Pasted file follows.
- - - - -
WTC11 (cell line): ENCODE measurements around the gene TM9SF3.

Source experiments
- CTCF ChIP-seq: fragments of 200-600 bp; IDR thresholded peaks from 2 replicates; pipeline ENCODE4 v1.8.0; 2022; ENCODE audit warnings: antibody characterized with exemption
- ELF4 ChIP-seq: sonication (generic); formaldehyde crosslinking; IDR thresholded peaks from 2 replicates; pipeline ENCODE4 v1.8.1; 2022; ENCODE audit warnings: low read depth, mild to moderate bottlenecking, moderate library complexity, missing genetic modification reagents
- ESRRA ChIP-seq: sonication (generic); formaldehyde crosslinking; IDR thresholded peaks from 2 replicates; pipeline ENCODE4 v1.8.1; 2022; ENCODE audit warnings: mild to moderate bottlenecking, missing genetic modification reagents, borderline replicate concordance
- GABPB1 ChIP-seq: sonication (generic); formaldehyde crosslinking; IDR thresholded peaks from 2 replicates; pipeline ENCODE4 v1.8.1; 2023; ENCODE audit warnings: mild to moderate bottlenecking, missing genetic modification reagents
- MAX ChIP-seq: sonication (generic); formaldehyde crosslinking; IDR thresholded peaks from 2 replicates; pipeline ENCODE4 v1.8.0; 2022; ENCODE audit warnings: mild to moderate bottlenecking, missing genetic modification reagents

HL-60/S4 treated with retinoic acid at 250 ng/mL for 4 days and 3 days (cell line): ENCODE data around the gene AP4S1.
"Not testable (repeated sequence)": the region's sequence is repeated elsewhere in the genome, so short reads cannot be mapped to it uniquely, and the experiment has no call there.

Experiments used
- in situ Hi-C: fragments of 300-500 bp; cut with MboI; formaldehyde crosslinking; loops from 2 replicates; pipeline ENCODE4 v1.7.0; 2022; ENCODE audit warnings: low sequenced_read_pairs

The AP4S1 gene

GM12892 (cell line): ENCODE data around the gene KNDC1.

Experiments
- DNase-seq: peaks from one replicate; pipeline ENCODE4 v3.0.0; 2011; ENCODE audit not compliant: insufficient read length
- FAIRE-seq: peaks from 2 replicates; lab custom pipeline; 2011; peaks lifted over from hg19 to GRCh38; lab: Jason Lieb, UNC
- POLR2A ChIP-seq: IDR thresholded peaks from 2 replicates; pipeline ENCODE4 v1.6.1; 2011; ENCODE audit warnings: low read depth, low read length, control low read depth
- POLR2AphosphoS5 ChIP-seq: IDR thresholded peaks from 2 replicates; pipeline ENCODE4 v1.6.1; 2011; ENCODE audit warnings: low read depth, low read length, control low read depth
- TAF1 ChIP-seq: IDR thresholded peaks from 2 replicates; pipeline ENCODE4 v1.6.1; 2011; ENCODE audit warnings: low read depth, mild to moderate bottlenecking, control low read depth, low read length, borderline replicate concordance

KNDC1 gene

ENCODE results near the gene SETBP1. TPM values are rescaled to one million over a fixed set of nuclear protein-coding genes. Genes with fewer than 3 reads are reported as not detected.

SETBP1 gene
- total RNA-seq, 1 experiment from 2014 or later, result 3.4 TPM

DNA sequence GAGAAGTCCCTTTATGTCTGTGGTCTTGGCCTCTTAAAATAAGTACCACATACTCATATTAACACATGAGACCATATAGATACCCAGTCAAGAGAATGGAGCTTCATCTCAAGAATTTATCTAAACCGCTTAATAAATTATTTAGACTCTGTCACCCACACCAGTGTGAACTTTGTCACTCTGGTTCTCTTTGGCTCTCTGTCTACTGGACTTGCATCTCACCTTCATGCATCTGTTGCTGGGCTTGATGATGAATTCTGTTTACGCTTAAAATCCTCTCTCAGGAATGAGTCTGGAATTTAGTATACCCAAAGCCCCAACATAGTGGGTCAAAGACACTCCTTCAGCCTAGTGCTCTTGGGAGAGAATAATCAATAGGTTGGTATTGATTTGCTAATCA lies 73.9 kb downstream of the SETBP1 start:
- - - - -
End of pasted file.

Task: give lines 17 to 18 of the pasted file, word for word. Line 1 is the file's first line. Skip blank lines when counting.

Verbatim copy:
- POLR2A ChIP-seq: IDR thresholded peaks from 2 replicates; pipeline ENCODE4 v1.6.1; 2011; ENCODE audit warnings: low read depth, low read length, control low read depth
- POLR2AphosphoS5 ChIP-seq: IDR thresholded peaks from 2 replicates; pipeline ENCODE4 v1.6.1; 2011; ENCODE audit warnings: low read depth, low read length, control low read depth